It appears to me from an interview some of our Gentlemen had with the natives that they avoid being wet with the Sea with every degree of caution. Our party saw them gathering Muscles, when it was remarkable to see the Men fly away from every surge of the Water which they thought would not have reached their Knees. I have remarked in my former Voyage that the Natives retire in the boisterous time of the Year to places not exposed to the Sea Winds. Fredrick Henry Bay is a most elligible situation for them in the northern parts of it, from the smokes we observed, the Inhabitants are more numerous than is generally supposed. They have there a range of high continental land, sheltered by large Islands from the Sea, where both Water & Food are probably more plentifull than we have yet found it to be. They are not confined to Shell Fish, I have seen several Wood Spits with which they support larger masses of Food against the Fire than either Fish or Birds. The Kangoroos are numerous, the marks of them are met with all over the low Grounds, several were seen & escaped being killed by the close underwood or rushes, a good Dog would give a great deal of Sport. I really suspect that the great fires which the Natives make about the Coast is the cause of keeping away many Animals the natural inhabitants of this Country.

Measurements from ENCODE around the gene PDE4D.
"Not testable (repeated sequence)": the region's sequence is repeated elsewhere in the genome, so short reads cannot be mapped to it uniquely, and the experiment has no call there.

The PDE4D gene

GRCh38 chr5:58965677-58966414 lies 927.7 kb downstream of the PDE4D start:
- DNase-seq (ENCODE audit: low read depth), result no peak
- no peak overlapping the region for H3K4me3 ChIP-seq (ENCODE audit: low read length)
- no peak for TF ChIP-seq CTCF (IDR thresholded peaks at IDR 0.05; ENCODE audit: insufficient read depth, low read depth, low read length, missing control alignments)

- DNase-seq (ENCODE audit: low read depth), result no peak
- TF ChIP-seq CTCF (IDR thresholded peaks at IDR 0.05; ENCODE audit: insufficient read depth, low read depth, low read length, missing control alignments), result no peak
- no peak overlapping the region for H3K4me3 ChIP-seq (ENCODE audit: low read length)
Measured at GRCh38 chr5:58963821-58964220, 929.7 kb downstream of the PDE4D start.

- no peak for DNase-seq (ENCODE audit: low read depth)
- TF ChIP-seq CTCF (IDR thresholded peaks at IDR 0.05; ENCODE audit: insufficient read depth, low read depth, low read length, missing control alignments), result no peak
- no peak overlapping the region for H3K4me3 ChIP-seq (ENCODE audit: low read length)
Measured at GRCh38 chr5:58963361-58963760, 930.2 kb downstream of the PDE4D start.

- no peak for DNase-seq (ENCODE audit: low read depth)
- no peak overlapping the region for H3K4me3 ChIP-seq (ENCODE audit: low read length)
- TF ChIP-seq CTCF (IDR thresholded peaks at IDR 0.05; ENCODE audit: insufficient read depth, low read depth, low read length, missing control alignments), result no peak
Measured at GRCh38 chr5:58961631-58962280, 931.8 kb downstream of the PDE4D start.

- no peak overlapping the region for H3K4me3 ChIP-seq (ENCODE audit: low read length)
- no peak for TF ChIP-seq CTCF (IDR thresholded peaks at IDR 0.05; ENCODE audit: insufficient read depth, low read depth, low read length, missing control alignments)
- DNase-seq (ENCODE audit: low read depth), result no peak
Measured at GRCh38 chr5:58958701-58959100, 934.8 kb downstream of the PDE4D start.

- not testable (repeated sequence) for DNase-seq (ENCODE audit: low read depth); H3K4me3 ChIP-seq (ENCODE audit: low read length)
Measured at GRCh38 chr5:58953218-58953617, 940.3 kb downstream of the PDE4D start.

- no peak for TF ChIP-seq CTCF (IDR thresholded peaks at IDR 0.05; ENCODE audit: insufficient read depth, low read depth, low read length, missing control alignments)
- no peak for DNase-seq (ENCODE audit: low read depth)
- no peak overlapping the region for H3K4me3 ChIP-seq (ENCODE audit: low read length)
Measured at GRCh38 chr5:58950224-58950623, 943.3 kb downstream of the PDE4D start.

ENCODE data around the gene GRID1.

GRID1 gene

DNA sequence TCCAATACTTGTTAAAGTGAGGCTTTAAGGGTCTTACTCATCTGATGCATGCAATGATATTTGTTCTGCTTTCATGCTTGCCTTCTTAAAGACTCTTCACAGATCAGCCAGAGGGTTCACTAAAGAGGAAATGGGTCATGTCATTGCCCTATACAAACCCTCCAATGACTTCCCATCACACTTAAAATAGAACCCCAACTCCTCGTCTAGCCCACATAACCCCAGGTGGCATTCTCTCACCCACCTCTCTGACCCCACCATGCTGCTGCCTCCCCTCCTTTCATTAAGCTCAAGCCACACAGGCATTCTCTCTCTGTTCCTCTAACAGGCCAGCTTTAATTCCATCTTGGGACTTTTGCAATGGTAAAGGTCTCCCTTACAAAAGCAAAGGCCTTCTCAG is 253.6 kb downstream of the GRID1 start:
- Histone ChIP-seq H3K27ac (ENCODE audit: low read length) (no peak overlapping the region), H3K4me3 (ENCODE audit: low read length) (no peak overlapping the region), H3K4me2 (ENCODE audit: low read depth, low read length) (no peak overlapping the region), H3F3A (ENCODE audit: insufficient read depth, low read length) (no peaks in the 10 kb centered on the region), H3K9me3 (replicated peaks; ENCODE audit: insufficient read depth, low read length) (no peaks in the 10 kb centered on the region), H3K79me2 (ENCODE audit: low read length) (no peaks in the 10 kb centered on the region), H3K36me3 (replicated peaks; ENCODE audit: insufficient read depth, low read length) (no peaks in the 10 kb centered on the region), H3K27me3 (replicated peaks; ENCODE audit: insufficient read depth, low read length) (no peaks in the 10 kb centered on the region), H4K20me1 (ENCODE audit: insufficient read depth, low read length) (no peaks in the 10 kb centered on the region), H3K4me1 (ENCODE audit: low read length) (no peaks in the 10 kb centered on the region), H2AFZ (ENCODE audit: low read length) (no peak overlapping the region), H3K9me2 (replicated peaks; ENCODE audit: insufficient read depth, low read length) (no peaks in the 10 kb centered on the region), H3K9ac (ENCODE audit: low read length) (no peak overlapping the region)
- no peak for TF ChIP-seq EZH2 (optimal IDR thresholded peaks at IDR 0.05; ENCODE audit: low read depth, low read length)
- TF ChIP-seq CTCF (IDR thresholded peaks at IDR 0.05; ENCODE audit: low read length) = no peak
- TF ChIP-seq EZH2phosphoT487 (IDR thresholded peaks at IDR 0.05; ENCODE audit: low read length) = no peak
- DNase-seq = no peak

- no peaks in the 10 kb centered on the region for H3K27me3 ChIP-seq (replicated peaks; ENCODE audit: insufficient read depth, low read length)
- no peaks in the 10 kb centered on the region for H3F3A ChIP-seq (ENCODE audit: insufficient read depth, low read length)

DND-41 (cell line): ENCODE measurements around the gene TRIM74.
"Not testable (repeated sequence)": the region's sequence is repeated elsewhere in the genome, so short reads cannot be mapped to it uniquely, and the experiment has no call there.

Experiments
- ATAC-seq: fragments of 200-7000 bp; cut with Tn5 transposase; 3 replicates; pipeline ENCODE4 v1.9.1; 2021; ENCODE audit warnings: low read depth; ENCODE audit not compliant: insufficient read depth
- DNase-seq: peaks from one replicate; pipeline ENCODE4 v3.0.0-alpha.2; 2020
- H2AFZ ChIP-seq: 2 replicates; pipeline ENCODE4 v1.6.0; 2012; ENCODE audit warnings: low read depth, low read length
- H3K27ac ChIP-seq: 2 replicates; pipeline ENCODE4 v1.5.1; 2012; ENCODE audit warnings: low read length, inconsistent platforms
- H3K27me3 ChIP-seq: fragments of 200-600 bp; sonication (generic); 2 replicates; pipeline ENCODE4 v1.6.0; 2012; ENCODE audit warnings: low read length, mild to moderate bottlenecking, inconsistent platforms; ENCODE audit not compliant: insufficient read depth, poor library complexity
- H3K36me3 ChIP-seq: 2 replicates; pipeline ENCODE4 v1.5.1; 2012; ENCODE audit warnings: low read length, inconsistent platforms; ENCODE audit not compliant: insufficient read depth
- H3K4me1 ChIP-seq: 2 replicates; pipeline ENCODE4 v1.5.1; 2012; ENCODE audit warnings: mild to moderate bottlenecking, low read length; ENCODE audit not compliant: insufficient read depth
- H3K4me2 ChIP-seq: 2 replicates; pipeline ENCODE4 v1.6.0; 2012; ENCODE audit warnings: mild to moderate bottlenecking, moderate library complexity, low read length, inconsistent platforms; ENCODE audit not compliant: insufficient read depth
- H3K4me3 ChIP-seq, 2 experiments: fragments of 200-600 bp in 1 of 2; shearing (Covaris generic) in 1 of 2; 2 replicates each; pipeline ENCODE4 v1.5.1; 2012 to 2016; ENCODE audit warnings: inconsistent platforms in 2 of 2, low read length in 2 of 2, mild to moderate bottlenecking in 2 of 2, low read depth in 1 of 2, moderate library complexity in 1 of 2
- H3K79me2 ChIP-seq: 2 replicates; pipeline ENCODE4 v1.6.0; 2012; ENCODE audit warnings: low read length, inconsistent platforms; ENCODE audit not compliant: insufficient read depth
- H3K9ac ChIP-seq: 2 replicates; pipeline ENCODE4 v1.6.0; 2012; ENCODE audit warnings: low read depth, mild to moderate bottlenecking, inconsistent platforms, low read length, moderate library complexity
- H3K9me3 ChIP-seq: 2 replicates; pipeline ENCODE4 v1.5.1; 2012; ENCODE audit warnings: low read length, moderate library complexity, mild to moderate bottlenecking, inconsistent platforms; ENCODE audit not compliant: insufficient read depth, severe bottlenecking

As I am convinced that the Neighbouring Isles are inhabited, I see no reason to doubt of their having Canoes however ill constructed they may be. Mere Logs however may be said to be sufficient to transport them such small distances.
It has been remarked from small Baskets being found containing Flints that they got fire by collision, but I have not heard of any fungus discovered, or any substituted that will contain Sparks made by collision. I have found rolls of peculiar Bark which is taken from the Trees of the smallest species of the Metrocedera that I conceived would effect this purpose, but with the fairest trials, I could not accomplish it, altho a small particle of collected fire put among it will soon generate such a Body as to secure the end in the wetest Weather. It appears that they have some trouble in making fire, for besides this dry Bark, they use shavings of some dry wood, which has the likeness of being taken off by a Plane Iron of an eight of an Inch wide. Several handfulls of these shavings lay about most of the Wigwams I saw — I apprehend they are formed by the Sharp end of the Muscle shell.